Big Oil & The IT Industry: When Two Giants Shake Hands

Posted on February 19, 2014. Filed under: STEM, Work Issues |

cache_935776872Throughout the day-to-day running of ITtechExec, I come across many fascinating individuals who are out there considering the topics of today’s industry and looking at innovative ways of addressing them. Dr. Byron K. Wallace is one of those people.

Having worked in the oil industry for more than 22 years, Dr. Wallace has used his vast experience to examine the impact of IT on big oil, which has resulted in the release of his book, Big Oil & the IT Industry: When Two Giants Shake Hands.

Because I know IT innovation is near and dear to my clients, I asked Dr. Wallace to submit a summary of his book.

The following text is what he submitted to me:

Big Oil & the IT Industry: When Two Giants Shake Hands is mostly based upon the outcome of my research which embarked on a journey to determine if the amount of oil production is synonymously related to the number of information technology (IT) projects oil and gas companies implement. The book revolves around historical facts and current world events, showcasing the relevance and indifference when the “Old meets the New” world, explaining the content in a more exciting, informative way while at the same time emphasizing my main idea: exploring the good and the bad this New World of technological advancement has brought us and how the oil industry copes with the demands.

This book is meant to be practical and yet useful to many, especially to those who work for the petroleum corporations and within the IT industry along with students.

After reading this book, my hope is that readers will have a passing know-how of almost all of the important ideas in the world of IT and the oil industry, and how the game of monopoly is played out in a real, live business setting and a glimpse of the people running the show.

Unlike other published non-fiction books out there with much data structure, illustrations and boring explanations, which give readers a desire to want to skip through the data to reach the “fun parts,” Big Oil & the IT Industry is not like that. Instead I introduce my facts and arguments in a more, let’s say, fun way, without taking away from the meat of the matter, and spinning in tens of circles leaving readers bored and uninterested.

The language is simple and not hard to grasp. By throwing my own experiences into the midst and bringing out more sparks by comparing the past to the present and allowing our readers to see the picture without having to look at a visual aid to know what the author is trying to convey, it is also a great way to see bits and pieces of who Dr. Byron K. Wallace really is, my work. Although the topic seems to be different having to mix IT funding and IT projects implementation as a subject of discussion, the outcome is fascinatingly intriguing and factual and will certainly raise questions and debate.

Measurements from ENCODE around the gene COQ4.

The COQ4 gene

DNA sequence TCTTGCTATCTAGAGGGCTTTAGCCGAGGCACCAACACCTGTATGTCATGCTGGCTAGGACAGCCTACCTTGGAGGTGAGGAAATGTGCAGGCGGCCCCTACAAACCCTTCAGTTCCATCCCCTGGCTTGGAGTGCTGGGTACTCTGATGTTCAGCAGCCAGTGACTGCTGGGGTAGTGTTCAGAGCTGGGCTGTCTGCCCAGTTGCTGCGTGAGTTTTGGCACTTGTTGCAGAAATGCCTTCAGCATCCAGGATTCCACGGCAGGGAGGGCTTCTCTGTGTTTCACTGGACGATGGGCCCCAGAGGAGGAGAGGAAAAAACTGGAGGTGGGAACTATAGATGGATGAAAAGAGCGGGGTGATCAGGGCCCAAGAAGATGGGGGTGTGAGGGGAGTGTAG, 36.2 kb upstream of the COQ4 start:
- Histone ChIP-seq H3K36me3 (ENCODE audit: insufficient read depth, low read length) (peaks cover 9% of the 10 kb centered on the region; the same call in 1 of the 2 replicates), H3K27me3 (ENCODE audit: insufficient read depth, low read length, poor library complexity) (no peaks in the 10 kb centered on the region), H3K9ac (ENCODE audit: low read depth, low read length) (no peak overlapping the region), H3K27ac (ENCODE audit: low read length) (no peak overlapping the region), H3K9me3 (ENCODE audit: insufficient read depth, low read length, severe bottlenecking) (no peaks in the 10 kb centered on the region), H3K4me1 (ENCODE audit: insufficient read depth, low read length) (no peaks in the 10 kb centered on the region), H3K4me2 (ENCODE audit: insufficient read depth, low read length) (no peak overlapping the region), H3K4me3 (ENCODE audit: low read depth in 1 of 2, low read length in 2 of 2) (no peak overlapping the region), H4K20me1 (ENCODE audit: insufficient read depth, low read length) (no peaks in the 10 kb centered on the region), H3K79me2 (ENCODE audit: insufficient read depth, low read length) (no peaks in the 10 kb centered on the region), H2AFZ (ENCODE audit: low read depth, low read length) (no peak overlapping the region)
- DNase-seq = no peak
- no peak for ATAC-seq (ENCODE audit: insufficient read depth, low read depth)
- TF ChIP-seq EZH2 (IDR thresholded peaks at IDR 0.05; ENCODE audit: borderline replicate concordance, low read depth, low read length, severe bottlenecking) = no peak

Big Oil and the IT Industry evaluates the intriguing adoption of information technology budgets and its investment practices.

The book also covers increased organizational productivity and how it does not influence IT innovation project investments.

The petroleum industry covers a wide range of possibilities; it is also very unstable and unpredictable, and yet, it is undoubtedly one of the most powerful industries. The oil and gas rollercoaster throughout history has made scholars and Academia spin their heads trying to figure out what will happen next over the coming years.

Meanwhile both policy and decision makers in global organizations cite the need for changes within the business environment that influence the need for IT in their respective arenas.

Although it is true that the production of oil continues to be rendered equally, it should stabilize a country, keeping the wolves at bay and peace among mega-mogul business corporations. In contrast, information technology doesn’t have the same fragileness and the fact that it’s in demand and now serves as the backbone that helps strengthen our economy, IT has become the new fad taking over almost every inch of our lives. The subtitle of the book “When two Giants Shake Hands” will clearly emphasize how information technology works and why businesses are keeping a close eye on IT and what drives the changes.

Author bio

Dr. Byron K. Wallace has an undergraduate degree in Electronics Engineering Technology from Grambling University, and a Masters degree in Information Systems Management from the University of Phoenix. In 2012 he obtained his doctorate degree of Management in Organizational Leadership with a specialization in Information Systems Technology also from the University of Phoenix. He has worked for 21 years as an IT Infrastructure Specialist for Chevron North American Exploration & Production.  He also has had the privilege to work in Angola Africa for Chevron International Exploration & Production where he mentored and supervised National Employees on all aspects of the Process Control network, Device security, Password Protection, and database development process. He is a certified Microsoft System Engineer, Cisco Certified Network Associate, Certified Comp TiA Security, and VMware vSphere 4.

He also teaches online for Liberty University, Indiana Wesleyan University, and Everest College as an Adjunct Professor specializing in the Information Technology arena.

Dr. Byron K. Wallace is an enthusiastic public speaker, intelligent, good mentor, friend, devoted husband, and a loving father to his two boys. He is a man with a happy heart that cares and always the kind who strives to attain his big dreams no matter how hard it may seem; yet his main goal is to bring honor and pride to his family.

For more information, you may contact him via his website or via e-mail at

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